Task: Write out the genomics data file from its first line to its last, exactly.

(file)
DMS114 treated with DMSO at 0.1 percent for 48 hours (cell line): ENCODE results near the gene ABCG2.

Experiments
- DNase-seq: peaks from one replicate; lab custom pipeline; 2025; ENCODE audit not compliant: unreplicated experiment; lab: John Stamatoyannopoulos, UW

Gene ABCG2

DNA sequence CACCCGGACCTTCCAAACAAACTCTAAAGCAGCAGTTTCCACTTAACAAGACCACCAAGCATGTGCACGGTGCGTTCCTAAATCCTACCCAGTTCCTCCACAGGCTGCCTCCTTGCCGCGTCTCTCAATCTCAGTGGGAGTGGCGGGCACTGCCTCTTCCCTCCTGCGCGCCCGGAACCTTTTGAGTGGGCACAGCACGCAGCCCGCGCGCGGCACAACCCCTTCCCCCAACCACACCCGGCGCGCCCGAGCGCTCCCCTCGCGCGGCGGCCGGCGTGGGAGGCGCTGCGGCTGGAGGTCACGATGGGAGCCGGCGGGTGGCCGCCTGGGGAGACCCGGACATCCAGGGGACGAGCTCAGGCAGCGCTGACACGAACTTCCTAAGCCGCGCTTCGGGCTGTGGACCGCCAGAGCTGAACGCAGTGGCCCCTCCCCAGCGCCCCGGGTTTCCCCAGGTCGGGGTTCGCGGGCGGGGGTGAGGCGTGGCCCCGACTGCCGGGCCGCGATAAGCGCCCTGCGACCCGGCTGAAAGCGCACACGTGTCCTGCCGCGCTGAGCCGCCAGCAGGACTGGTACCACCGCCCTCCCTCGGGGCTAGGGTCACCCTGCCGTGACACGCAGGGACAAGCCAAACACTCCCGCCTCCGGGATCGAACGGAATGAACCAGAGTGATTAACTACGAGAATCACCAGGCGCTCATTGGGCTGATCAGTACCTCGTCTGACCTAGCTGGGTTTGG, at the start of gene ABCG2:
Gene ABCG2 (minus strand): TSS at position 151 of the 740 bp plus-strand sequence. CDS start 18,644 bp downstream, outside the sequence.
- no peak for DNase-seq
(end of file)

DMS114 treated with DMSO at 0.1 percent for 48 hours (cell line): ENCODE results near the gene ABCG2.

Experiments
- DNase-seq: peaks from one replicate; lab custom pipeline; 2025; ENCODE audit not compliant: unreplicated experiment; lab: John Stamatoyannopoulos, UW

Gene ABCG2

DNA sequence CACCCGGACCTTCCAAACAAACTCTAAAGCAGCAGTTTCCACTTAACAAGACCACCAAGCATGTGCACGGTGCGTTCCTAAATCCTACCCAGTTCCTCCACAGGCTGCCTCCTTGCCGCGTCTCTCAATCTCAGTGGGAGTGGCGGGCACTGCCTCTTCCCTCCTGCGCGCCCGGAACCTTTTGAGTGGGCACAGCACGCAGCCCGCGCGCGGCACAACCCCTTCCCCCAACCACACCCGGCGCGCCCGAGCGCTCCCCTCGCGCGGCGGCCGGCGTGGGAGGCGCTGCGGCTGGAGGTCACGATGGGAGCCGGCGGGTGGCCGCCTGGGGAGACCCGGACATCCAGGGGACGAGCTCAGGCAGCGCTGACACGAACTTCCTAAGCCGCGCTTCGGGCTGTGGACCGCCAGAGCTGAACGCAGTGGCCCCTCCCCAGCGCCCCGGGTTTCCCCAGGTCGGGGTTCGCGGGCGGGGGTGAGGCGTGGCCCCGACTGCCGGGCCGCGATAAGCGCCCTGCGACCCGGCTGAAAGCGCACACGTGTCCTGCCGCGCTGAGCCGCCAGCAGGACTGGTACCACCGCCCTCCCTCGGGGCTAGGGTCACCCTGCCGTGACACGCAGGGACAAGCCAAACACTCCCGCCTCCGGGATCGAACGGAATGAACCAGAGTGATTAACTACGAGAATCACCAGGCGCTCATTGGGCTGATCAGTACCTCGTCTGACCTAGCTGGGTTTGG, at the start of gene ABCG2:
Gene ABCG2 (minus strand): TSS at position 151 of the 740 bp plus-strand sequence. CDS start 18,644 bp downstream, outside the sequence.
- no peak for DNase-seq